HIGH SPRINGS – Commissioners unanimously approved a license agreement between the City of High Springs and Anderson’s Outdoor Adventures to provide interim management assistance and shuttle services for the Canoe Outpost. Anderson’s will provide those services until the City can work through the request for proposal (RFP) process and get a long-term operator under contract.

“Anderson's Outdoor Adventures has a piggyback contract with Alachua County and the state of Florida that the city could piggyback on,” said City Manager Ashley Stathatos. City staff is currently in discussion with Anderson’s and working to complete an agreement.

City Attorney Scott Walker reported that although the company has a $500,000 insurance policy with the County, the City also will have responsibility for insurance as well. Parks and Recreation Department Project Manager Brian Langston will be overseeing the facility.

The Commission unanimously approved Resolution 2021-P, which formally adopts the donation of a conservation easement over and across the property to Alachua Conservation Trust, Inc.

In other City business, commissioners voted unanimously to award the construction loan for Well #3 to Truist Financial Corporation Governmental Finance, Charlotte, North Carolina. The bonds will be secured by a first priority pledge and lien on the net revenues of the water and sewer system.

Assistant City Manager Bruce Gillingham reported that the water well cost came in at $667,700. The city is requesting $850,000, which is around 20 percent additional for any possible change orders that may arise during the project.

The Commission also unanimously approved an application by Leslie and Luke Lynn for a Conditional Use Permit (CUP) 21-01 in a quasi-judicial public hearing. The approval is the first step in allowing them to brew beer and other beverages on site. The business is to be called River Rise Brewery and will include an area for consumption.

The proposed location is within the High Springs Industrial Park, located off of Northwest 182nd Avenue. The area is zoned Industrial, with a future land use of Business/Industrial. Though the original application included both Lots 1 and 2, it was later revised by the applicant to include only Lot 2.

The North Central Florida Regional Planning Council reviewed the documents and found the proposed use was in compliance with the standards outlined in the city’s Land Development Code. This includes items like adequate drainage, ingress/egress, parking, screening, zoning requirements and lighting.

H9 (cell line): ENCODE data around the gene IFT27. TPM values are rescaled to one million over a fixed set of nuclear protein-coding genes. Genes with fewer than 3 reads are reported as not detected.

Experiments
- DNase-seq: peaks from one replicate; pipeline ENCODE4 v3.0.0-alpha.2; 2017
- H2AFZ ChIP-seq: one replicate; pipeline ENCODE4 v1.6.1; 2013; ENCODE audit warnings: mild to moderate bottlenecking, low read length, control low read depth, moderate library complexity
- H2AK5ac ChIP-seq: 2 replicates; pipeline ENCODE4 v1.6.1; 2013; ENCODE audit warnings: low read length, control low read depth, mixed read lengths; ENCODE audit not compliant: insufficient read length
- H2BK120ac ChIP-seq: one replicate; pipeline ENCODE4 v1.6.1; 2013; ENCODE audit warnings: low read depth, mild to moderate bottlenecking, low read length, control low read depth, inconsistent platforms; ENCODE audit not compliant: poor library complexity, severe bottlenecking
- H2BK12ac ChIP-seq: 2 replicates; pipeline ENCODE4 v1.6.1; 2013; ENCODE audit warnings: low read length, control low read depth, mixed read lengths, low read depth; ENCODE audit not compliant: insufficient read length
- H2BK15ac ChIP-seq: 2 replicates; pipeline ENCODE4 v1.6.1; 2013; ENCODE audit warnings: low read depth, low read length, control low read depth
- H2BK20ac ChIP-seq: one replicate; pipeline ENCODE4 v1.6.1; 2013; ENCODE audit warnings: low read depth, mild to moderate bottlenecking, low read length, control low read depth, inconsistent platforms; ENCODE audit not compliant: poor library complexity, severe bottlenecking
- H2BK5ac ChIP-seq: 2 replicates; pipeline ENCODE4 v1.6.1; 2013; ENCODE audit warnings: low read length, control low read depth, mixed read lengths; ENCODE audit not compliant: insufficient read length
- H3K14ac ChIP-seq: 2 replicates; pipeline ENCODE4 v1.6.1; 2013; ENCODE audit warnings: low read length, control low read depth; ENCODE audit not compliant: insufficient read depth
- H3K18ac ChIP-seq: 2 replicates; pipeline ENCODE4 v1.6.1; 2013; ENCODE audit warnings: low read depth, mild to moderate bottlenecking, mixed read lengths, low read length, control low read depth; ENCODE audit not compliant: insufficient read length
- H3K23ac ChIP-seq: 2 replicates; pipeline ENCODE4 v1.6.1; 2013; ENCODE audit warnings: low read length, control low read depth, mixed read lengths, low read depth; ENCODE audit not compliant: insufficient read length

In other business, Commissioners considered and approved the final plat and construction documents for Springfield Subdivision, a 30-lot rural subdivision located on the south side of Northwest 182nd Avenue, west of Cinnamon Hills subdivision. The 50.15-acre property will have one-acre lots and will be serviced by septic tanks and city water. The Preliminary Plat was previously approved by the Commission on Sept. 10, 2020.

Under unfinished business, Commissioners unanimously approved a Traffic Light Maintenance Agreement with the City of Gainesville for emergency repairs and preventive maintenance. The City of High Springs is compensated by the Florida Department of Transportation for the maintenance and operation of the two traffic signals located within the city. The City has an interlocal agreement with the City of Gainesville to perform the maintenance and operation of the traffic signals.

In past years, the City of Gainesville has fulfilled this agreement at a 33 percent-discounted cost. For fiscal year 2022, the discount has been eliminated and the full cost is being charged.

The traffic signals are located on US 441/US 41 and County Road 236 and at US 27 and State Road 20, both of which are on High Springs Main Street. The City of Gainesville also maintains the school flashing lights on County Road 236 for the High Springs Community School.

The fiscal year 2021 – 2022 agreement is for $10,995, but the agreement also includes possible additional costs up to an additional $13,047.

Gillingham reported that half of the American Rescue Plan Act (ARPA) funding has been received by the City. He asked commissioners to consider several projects and to provide direction at the Nov. 18 commission meeting. Suggested items the funds can be used for include cardiac monitors, cameras for the police department, broadband internet, and items related to water and/or sewer. The City has until 2024 to spend the funds.

The City’s Advanced Metering Infrastructure (AMI) project is out to bid. AMI meters consist of water meters that communicate directly with the City and can easily be read by the customer online to determine their water usage. The system eliminates the need for in-person water meter reading every month and more accurately measures water usage.

Commissioner Scott Jamison was the recipient of an eagle commemorating his service to the city’s recreation program through the years. The award, which was presented by Parks and Recreation Director Damon Messina, is called the “Lifetime Award for Dedication and Leadership in Recreation for the Communities in North Central Florida”. Prior to issuing the award Messina talked about the many ways in which Jamison has served the recreation community in the area.

Area resident Bruce Borders made an announcement that on Nov. 11, veterans, fire fighters and police officers are invited for a dinner at Galloping Gary’s in Alachua any time from 11 a.m. – 7 p.m.

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